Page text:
INCLUDES = mgmt.getEdgeLabel('INCLUDES')// Create new connections
mgmt.addConnection(SOLOIST, Performance, Artist)
mgmt.addConnection(CONDUCTOR, Performance, Artist)
mgmt.addConnection(ORCHESTRA, Performance, Orchestra)
mgmt.addConnection(INCLUDES, Concert, Performance)
mgmt.addConnection(PERFORMED, Work, Performance)mgmt.commit()

Now, we could drop our data from our graph and re-insert it with new load scripts that reflect our updated schema definition. But that process can be time-consuming, and once we reach a dataset of meaningful scale, it’s pretty wasteful. Plus, don’t we have our ideal of an Infinitely Flexible data system? So let’s try to evolve our schema with a few quick traversals.

Let’s start by creating a single Performance for each Concert. We’ll just find each Concert’s firstDate property (since we were only provided with a single date in our Baltimore Symphony dataset), and use its value as the Performance’s performanceDate. We also connect the Performance to both the Concert and the Work.

        property('performanceDate', values('firstDate')).

Now, connect the conductor and soloist Artists to each Performance and remove their connections from each Work:


Finally, we connect the Orchestra to each individual Performance.


For this model, we’re also keeping the existing connection between the Orchestra and the Concert. This will make certain query pattens more concise, and the relationship between the Concert and the primary performance group (the Orchestra) more explicit. The short story of course is that there’s no single “right” answer…it all depends on what you’re trying to do with your data, and what questions you’re trying to answer.

Our Performances should now have Conductor, Orchestra and Soloist vertices attached by their respective labels:


Our Works, on the other hand, should only be linked to a composing Artist and specific Performances of the Work:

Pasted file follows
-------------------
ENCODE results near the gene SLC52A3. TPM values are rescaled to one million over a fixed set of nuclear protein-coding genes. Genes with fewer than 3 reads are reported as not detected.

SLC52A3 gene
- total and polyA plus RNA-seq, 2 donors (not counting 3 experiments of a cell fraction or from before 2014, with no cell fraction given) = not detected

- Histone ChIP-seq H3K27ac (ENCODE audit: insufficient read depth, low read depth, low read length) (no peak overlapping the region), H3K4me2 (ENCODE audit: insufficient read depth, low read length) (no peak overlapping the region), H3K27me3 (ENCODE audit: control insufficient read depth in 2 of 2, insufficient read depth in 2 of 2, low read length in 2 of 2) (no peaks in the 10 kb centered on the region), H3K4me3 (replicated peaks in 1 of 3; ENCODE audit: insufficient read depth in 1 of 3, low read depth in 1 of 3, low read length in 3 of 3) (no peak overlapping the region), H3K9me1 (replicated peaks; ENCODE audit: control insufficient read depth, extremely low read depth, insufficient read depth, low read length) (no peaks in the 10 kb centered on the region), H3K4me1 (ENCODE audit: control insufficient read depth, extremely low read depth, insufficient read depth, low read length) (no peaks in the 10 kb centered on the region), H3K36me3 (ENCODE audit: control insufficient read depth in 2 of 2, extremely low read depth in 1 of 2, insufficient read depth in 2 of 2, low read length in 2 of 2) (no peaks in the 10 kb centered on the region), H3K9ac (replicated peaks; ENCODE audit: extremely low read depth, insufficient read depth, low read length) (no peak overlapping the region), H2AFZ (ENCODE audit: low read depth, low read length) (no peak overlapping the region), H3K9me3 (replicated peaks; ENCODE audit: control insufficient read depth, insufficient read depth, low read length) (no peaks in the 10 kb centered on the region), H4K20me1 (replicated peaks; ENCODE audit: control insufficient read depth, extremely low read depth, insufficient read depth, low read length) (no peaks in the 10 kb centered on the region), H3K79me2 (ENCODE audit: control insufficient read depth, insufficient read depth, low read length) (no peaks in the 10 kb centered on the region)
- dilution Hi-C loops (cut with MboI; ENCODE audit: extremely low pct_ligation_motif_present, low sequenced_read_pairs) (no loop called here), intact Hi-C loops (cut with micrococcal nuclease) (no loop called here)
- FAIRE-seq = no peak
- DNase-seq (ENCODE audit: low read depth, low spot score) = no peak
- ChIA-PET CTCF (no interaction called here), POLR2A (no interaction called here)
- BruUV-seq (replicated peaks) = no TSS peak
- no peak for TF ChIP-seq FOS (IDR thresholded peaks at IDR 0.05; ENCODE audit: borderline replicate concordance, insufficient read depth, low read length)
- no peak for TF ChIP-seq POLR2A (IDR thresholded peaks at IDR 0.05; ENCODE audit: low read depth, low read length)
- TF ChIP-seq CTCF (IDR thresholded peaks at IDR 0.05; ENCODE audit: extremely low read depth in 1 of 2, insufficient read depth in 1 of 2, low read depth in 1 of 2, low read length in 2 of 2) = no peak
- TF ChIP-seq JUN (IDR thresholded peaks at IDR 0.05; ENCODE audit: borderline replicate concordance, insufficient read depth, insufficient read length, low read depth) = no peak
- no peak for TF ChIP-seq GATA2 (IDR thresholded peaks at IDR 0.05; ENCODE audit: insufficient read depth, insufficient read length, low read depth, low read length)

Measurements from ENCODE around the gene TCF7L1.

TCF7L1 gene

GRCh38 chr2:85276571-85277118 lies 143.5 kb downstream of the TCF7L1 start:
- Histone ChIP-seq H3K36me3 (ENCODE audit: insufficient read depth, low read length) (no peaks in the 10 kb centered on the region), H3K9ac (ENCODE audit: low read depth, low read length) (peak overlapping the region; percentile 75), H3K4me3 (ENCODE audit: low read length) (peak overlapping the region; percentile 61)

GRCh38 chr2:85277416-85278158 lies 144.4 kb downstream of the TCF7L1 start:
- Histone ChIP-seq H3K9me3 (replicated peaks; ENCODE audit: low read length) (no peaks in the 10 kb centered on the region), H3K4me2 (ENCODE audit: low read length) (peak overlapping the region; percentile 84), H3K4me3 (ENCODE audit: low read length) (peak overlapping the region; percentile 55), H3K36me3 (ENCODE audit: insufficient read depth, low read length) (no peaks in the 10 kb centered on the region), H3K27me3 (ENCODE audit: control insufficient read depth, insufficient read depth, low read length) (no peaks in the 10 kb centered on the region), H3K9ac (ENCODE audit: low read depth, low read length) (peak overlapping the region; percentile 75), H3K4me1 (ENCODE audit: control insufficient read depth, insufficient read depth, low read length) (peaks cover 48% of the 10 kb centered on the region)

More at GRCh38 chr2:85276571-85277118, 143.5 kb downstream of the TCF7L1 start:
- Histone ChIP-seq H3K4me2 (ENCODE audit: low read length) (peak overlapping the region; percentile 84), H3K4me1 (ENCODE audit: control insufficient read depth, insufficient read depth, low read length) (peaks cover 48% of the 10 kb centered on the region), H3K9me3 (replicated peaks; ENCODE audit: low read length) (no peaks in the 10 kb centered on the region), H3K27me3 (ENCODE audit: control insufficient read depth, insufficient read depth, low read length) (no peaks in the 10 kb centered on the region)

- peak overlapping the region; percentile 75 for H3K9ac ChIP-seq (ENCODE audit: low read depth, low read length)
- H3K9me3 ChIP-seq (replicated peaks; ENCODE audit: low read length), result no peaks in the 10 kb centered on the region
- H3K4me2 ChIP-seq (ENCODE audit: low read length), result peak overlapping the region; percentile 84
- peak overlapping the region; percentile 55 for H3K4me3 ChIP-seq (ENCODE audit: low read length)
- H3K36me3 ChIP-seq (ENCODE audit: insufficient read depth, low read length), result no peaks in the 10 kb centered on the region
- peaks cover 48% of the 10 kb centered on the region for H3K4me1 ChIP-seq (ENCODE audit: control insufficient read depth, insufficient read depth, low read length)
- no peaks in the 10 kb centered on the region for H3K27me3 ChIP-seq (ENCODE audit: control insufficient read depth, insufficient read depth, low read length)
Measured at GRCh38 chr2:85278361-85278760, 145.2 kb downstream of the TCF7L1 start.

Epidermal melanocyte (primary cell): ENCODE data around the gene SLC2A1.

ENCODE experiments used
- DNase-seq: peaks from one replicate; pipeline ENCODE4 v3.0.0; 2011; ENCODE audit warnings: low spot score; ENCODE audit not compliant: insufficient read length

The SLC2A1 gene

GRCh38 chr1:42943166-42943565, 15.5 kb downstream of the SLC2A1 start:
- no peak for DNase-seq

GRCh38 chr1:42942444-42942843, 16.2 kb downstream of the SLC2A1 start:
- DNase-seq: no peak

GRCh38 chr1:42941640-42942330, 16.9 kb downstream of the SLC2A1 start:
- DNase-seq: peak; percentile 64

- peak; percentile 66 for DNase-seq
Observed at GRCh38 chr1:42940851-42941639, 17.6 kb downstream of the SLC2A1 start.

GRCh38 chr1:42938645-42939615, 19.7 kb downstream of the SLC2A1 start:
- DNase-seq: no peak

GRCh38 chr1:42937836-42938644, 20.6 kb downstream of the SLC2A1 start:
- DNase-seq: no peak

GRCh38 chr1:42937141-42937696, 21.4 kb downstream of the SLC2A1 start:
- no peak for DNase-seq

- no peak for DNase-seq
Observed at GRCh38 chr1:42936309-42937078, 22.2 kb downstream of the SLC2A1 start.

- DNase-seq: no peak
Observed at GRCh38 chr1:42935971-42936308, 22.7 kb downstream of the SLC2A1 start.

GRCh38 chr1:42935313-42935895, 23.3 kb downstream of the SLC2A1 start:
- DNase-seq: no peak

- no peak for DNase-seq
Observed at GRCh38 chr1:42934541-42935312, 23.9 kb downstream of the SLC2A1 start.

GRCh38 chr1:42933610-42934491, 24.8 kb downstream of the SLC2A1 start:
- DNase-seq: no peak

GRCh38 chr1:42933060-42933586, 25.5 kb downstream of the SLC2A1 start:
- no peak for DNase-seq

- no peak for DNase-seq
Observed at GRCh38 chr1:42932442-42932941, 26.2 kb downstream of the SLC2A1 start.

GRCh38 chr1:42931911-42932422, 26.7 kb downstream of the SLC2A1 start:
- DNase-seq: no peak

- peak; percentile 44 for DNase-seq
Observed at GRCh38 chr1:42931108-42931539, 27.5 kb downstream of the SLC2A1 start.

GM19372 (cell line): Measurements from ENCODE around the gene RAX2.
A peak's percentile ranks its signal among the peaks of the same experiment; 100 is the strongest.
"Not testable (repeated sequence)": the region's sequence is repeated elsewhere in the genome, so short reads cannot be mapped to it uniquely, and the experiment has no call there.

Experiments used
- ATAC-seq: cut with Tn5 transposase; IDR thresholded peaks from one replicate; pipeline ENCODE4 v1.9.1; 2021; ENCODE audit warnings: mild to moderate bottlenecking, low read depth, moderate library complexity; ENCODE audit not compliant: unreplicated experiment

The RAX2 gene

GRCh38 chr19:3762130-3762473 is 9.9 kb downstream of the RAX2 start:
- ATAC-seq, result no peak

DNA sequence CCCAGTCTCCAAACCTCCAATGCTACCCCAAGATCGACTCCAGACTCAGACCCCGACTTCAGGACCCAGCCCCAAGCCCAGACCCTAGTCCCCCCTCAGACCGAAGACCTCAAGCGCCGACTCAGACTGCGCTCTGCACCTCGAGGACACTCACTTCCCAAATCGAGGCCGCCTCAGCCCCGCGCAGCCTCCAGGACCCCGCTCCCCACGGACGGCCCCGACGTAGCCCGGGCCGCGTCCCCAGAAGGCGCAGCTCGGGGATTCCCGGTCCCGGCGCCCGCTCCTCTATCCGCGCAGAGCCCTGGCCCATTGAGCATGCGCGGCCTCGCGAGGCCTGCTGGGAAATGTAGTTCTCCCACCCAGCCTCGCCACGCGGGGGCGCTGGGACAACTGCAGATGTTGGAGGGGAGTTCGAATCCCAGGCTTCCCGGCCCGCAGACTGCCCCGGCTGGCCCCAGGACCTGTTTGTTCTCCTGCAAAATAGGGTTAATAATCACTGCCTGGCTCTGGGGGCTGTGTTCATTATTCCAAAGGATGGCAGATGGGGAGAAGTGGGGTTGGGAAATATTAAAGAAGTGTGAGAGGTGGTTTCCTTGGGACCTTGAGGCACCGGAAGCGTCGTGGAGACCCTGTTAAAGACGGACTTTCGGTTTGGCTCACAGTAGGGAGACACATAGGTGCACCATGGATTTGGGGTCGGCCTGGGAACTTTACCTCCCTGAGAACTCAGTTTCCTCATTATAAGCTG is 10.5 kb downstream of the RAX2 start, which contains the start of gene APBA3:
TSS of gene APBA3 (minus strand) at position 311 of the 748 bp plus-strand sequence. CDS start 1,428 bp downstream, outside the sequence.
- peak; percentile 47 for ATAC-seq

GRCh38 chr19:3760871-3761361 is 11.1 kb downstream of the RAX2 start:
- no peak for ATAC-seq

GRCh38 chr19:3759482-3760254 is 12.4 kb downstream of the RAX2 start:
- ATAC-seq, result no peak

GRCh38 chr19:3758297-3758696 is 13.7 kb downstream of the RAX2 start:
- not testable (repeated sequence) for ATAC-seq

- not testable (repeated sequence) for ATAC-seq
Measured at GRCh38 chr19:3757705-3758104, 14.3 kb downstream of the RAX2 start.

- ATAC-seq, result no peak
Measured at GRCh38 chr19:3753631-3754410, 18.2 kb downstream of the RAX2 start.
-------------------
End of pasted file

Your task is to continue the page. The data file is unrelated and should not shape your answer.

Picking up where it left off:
We can also make a few confirmations with some simple assert statements:

// 3 Performances were created
// Each has connections to Conductor, Soloist, and Orchestra
assert 3 == g.V().hasLabel('Performance').count().next()
assert 3 == g.V().hasLabel('Performance').
assert 1 == g.V().hasLabel('Performance').
assert 3 == g.V().hasLabel('Performance').
  out('ORCHESTRA').hasLabel('Orchestra').count().next()// Conductor, Soloist, Orchestra are NOT directly connected to Works
assert 0 == g.V().hasLabel('Work').outE('CONDUCTOR').count().next()
assert 0 == g.V().hasLabel('Work').outE('SOLOIST').count().next()
assert 0 == g.V().hasLabel('Work').outE('ORCHESTRA').count().next()

Perfect. Our final graph, data and all, should look like this:

The diagram may be a bit crowded, but our model allows for concise access to all of our data (The INCLUDES edges between Concert and Performance have been excluded for readability)

We can now easily find composers who have conducted their own works, as well as retrieve the details of the performance.

==>Salonen// Or more verbosely to view the path
==>[Salonen,COMPOSER,Cello Concerto,

We can also hone in even more closely on what Esa-Pekka Salonen has been doing — for example, what orchestras has he conducted?

g.V().has(‘Artist’, ‘lastName’, ‘Salonen’).
==>New York Philharmonic
==>Chicago Symphony Orchestra

Well, that concludes this look into data modeling with JanusGraph. We’ve seen that it’s easy to incrementally improve the schema as we go — and in doing so take full advantage of the unique flexibility that a graph data system provides.


  1. This is a distinction that lies at the heart of the music royalty and performance rights system. That system requires a much longer discussion, but suffice it say that if we want to use our graph to understand and manage detailed music performance data, we need to have this distinction as a central part of our graph


Ryan Stauffer

Written by

Founder & AI Enthusiast @ Enharmonic


We publish thought-provoking stories and technical articles based on our work in AI and Graph technology at Enharmonic.